The University of Southern California, where I have taught for 22 years, has been through one terrible episode after another since 2017. We had a medical school dean who abused drugs and alcohol and partied with young criminals and addicts, yet was allowed to resign his deanship quietly, while still seeing patients and remaining on the faculty. A new dean was appointed despite his known history of sexual harassment complaints. And then, this week, we watched aghast as brave young women came forward with claims of sexual abuse at the hands of a USC student health services doctor who is alleged to have hurt patients for decades.
This is not the USC I am proud of.
The USC I’m proud of has emerged in the last two decades as a great research university, with top programs from neuroscience to creative writing. It has recruited stellar undergraduates from around the world, as well as in our own Los Angeles neighborhood, many of them first-generation college students. But our top leaders’ management style has not similarly evolved: Their pattern of keeping wrongdoing quiet, and disregarding victims, endangered the safety of students and our community.
That is why last week my colleagues and I wrote a letter signed by faculty from throughout the university (200 when we sent it Tuesday morning, more than 500 by Friday) calling on USC President C.L. Max Nikias to resign. The Academic Senate, a majority of whom don’t have the job protections of tenure, voted overwhelmingly in favor of the same outcome. Friday, the Board of Trustees heard our voices, and those of students, alumni, and community members, and Nikias stepped down.
I believe this will be a turning point for USC. The brave young women who came forward, and all the people who spoke up this week, have shown that our voices can make change happen.Now we have the opportunity to choose new leadership through a process that incorporates those voices: faculty, students and other stakeholders in our community. We have the chance to come together and move USC forward administratively, ethically and intellectually.
During this difficult time of transition, we need a trusted senior academic leader, someone with no involvement in any of the three terrible episodes of the last year, to step in as interim president. That individual should not to be a candidate for the permanent position, so that he or she can concentrate on guiding us through the immediate challenges rather than campaigning for a job. The committee that leads the search for the new president must include academic leaders from within and outside USC, student representatives and experts in gender and sexual assault issues. They should focus on recruiting a president with a world-class academic reputation and ironclad ethical values. The Board of Trustees must also add faculty and student representation.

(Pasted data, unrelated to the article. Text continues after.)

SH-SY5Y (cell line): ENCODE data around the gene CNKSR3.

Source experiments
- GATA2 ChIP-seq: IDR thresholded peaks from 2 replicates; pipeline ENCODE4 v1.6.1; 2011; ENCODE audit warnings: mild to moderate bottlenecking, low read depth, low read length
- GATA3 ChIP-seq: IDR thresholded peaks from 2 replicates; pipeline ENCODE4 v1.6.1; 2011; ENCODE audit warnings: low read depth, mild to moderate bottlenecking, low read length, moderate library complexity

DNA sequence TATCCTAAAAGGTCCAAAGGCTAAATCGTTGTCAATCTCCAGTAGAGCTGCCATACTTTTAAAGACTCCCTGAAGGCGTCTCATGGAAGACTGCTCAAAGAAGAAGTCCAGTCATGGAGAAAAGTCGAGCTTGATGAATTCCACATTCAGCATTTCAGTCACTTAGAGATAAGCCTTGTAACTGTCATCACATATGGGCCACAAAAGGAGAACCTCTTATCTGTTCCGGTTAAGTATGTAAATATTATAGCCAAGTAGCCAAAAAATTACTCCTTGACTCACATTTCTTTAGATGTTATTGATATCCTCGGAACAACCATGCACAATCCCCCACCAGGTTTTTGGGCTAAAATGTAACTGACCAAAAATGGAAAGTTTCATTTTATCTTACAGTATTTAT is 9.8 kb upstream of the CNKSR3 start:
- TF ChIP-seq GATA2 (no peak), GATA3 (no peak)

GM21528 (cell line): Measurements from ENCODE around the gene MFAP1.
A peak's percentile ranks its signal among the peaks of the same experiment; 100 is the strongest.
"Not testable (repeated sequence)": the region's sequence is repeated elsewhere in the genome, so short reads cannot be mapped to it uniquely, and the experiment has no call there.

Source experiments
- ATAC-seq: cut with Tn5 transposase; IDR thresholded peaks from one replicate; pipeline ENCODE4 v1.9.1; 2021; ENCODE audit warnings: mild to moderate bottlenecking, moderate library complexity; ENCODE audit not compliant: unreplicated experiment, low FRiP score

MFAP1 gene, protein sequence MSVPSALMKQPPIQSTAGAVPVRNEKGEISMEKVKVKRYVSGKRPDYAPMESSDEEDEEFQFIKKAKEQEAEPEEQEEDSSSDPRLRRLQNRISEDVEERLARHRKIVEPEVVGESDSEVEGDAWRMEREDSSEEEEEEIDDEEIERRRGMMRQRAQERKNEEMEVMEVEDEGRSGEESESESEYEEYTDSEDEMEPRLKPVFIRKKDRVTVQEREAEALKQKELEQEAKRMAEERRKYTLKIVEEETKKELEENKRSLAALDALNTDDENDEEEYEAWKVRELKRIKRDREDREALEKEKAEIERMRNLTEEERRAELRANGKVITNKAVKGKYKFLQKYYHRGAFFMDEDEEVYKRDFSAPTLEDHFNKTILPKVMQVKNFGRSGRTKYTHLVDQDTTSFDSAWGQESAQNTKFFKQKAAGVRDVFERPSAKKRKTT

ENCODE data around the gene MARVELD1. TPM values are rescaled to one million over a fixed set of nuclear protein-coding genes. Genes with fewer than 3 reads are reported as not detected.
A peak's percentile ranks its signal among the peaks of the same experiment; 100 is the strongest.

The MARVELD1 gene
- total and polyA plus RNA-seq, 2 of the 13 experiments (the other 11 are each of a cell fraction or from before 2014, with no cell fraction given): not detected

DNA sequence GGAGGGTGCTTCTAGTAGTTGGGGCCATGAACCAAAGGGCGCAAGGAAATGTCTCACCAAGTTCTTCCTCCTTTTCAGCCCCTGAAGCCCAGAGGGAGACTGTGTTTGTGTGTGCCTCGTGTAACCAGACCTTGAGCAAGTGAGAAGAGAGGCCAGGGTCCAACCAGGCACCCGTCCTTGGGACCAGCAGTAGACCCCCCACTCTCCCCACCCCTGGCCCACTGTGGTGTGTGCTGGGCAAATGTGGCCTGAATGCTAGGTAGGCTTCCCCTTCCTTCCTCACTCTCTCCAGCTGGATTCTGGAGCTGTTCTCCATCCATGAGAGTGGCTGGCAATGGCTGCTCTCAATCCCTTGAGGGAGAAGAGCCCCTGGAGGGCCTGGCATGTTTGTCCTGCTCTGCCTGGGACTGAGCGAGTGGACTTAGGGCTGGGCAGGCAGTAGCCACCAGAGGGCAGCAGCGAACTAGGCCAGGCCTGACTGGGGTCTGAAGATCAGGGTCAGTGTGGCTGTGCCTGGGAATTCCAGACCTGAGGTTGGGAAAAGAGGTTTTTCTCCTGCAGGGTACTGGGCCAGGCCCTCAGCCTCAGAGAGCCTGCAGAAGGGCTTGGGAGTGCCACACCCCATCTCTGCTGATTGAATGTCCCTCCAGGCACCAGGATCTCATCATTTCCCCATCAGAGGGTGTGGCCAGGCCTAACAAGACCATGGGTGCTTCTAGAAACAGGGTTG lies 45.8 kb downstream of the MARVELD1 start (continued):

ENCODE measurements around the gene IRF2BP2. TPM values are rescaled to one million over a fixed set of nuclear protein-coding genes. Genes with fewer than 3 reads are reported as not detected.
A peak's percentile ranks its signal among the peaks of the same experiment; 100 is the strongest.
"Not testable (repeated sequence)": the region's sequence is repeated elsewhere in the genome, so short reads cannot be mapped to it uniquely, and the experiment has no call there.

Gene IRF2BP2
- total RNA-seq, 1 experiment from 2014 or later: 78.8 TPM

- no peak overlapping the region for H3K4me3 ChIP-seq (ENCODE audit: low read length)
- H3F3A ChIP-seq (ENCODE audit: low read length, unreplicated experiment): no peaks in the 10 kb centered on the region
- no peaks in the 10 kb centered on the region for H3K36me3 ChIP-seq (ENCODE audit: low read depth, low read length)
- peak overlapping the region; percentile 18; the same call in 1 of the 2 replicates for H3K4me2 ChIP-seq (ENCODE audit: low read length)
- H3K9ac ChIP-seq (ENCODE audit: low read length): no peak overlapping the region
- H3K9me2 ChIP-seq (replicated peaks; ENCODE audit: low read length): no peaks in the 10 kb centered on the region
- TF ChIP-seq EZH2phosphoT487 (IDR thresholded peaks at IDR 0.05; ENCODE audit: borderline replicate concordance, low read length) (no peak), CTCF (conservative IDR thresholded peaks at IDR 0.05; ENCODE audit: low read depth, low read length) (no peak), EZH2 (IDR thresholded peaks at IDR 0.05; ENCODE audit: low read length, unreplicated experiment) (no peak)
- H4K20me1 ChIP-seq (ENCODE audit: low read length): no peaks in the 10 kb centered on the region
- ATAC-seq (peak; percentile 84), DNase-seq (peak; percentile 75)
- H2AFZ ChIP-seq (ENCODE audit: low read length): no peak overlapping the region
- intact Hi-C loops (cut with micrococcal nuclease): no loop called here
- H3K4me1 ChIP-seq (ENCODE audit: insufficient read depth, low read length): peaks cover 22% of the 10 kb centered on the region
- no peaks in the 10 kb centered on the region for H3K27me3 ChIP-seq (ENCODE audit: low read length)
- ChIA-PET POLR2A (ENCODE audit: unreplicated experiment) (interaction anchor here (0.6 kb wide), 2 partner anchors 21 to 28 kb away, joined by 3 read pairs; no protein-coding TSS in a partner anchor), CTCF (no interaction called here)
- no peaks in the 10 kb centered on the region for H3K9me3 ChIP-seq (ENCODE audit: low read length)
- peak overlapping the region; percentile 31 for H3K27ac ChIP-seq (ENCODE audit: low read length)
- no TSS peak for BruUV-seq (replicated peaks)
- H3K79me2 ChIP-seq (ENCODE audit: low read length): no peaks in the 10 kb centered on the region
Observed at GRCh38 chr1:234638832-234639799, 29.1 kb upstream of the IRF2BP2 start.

USC’s culture of impunity will not be fixed with new bureaucracies.
A thorough investigation of the administrative failures that culminated in the debacles of last year should be conducted by an outside firm, and the Board of Trustees should commit in advance to making the report public and implementing its recommendations. The results of the recent investigation into the medical school dean’s alleged misconduct should also be made public without further delay.
In many public statements over the last year, USC’s leaders have deflected responsibility away from themselves, and toward “structures” and “cultures.” Often these statements suggested “we all” were to blame for the university’s deficiencies, for an environment that discouraged truthtelling, and allowed wrongdoing to go unpunished. But in truth, the students who spoke up over the years and in the hundreds this past week, faculty members who stood with them, and all those who have made their outrage clear are not to blame. It was not their failure of moral leadership that swept misconduct under the rug and even financially rewarded it in order to make it go away.
USC’s culture of impunity will not be fixed with new bureaucracies. It will not be fixed with new training videos. It will not be fixed with flowcharts, or buzzwords like “wellness” and “climate.” The university — already thriving in so many ways, in its classrooms and among its impassioned advocates — will be repaired only when we choose honest, compassionate, accountable leaders who make it clear that wrongdoers will face consequences, regardless of the reputational costs.
That is the USC we are proud of.
Ariela Gross is the John B. and Alice R. Sharp Professor of Law and History at USC Gould School of Law. She was one of the drafters of the faculty letter calling for Nikias’ resignation.
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